Reporting for The Washington Post in September 2008, I detailed how Tsastsin’s prior convictions in Estonia for credit card fraud, money laundering and forgery violated the registrar agreement set forth by the Internet Corporation for Assigned Names and Numbers (ICANN), which bars convicted felons from serving as officers of a registrar. ICANN later agreed, and revoked EstDomains’ ability to act as a domain registrar, citing Tsastsin’s criminal history.

Also arrested were Timur Gerassimenko, 31; Dmitri Jegorov, 33; Valeri Aleksejev, 31; Konstantin Poltev, 28 (quoted in the above-linked stories as the spokesperson for EstDomains); and Anton Ivanvov, 26. All six men were arrested and taken into custody this week by the Estonian Police and Border Guard. A seventh defendant, a 31-year-old Russian national named Andrey Taame, is still at large.

Source: FBI

Indictments returned against the defendants in the U.S. District Court for the South District of New York detail how the defendants allegedly used a strain of malware generically known as DNS Changer to hijack victim computers for the purposes of redirecting Web browsers to ads that generated pay-per-click revenue for the defendants and their clients. U.S. authorities allege that the men made more than $14 million through click hijacking and advertisement replacement fraud.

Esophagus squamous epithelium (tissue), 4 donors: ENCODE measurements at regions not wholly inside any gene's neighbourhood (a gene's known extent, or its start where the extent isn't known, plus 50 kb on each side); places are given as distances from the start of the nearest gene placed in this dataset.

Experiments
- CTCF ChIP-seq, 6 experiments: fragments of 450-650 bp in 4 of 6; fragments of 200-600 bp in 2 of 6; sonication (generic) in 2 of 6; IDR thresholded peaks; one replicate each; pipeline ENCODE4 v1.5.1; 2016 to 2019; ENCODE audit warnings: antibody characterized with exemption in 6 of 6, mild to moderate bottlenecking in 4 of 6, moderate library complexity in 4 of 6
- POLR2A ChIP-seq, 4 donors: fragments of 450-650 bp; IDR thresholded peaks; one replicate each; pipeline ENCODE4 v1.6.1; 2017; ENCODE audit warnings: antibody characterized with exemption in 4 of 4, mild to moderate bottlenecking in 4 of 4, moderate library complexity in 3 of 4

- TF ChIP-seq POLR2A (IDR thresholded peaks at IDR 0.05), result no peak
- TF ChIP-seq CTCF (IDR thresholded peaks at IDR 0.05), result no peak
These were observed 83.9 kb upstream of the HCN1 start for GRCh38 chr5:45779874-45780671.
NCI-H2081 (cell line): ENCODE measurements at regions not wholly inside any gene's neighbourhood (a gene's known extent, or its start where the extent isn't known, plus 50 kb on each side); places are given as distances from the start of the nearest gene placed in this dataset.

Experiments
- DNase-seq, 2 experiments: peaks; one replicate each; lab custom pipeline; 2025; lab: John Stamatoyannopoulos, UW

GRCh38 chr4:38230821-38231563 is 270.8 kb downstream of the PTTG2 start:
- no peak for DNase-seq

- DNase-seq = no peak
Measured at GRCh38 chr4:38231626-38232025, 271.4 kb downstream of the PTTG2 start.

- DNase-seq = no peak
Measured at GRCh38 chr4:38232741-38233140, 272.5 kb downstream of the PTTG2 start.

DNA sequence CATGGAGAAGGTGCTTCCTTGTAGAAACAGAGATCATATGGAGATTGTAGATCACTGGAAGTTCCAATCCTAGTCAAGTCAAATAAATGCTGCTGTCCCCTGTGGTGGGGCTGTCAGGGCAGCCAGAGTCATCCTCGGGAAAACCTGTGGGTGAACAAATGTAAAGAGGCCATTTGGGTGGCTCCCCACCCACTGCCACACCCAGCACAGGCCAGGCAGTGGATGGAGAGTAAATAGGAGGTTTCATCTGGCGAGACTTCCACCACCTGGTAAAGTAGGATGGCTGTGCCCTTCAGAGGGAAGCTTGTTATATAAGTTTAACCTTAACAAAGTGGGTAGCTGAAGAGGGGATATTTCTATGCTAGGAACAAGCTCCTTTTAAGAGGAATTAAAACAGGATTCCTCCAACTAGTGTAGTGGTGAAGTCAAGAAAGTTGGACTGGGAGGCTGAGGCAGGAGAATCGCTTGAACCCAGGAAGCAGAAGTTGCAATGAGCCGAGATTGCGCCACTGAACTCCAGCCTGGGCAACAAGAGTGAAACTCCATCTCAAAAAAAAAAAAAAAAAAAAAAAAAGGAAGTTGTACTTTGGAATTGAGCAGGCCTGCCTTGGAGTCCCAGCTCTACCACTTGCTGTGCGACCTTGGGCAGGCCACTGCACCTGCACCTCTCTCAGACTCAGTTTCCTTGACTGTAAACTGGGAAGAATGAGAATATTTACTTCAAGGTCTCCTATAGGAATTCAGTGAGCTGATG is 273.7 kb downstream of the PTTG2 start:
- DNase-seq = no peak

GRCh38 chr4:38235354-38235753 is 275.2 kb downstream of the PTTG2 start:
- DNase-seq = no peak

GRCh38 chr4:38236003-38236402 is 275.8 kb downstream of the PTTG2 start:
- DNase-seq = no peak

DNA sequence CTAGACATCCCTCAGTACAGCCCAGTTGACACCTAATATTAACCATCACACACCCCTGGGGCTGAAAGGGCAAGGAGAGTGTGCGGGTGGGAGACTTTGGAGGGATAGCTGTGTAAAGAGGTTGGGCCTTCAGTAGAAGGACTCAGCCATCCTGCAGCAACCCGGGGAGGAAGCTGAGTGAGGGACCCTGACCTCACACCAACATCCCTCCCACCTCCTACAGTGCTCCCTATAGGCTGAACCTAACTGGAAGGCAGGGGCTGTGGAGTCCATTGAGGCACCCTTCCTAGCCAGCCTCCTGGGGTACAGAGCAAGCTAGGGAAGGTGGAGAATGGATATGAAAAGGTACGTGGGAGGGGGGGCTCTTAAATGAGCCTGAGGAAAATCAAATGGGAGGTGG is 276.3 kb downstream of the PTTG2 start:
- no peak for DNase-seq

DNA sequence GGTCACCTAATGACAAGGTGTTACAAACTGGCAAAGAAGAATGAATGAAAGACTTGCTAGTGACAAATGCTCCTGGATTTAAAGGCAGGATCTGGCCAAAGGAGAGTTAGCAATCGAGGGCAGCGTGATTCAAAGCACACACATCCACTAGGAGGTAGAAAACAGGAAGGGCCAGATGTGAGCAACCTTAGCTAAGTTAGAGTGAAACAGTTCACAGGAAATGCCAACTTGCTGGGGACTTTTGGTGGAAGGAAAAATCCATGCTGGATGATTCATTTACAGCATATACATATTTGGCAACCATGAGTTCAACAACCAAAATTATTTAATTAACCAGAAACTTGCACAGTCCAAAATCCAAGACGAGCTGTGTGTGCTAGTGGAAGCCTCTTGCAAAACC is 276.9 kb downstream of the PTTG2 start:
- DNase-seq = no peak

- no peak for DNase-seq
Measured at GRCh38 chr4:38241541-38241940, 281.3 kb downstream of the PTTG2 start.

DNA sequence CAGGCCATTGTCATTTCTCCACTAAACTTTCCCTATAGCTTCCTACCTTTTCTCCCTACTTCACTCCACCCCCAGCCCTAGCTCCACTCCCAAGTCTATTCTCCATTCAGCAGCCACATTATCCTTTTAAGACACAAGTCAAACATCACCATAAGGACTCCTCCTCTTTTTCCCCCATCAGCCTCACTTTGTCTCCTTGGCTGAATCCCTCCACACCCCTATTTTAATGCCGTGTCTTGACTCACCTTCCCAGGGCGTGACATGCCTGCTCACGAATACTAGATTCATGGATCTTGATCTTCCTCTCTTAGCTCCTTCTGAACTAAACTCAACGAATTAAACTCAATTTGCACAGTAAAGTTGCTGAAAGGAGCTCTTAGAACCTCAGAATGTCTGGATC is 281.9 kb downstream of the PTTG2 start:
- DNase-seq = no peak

DNS Changer most often comes disguised as a video “codec” supposedly needed to view adult movies. It infects systems at the boot sector level, hooking into the host computer at a very low level and making it often very challenging to remove. This malware family didn’t just infect Microsoft Windows systems: Several versions of DNS changer would just as happily infect Mac systems as well. Other variants of the malware even hijacked DNS settings on wireless home routers. The FBI has posted several useful links to help users learn whether their systems are infected with DNS Changer.

Feike Hacquebord, senior threat researcher for security vendor Trend Micro, called the arrest the “biggest cybercriminal takedown in history.” In a blog post published today, Hacquebord and Trend detail the multi-year takedown, which involved a number of front companies, but principally an entity that Tsastsin founded named Rove Digital: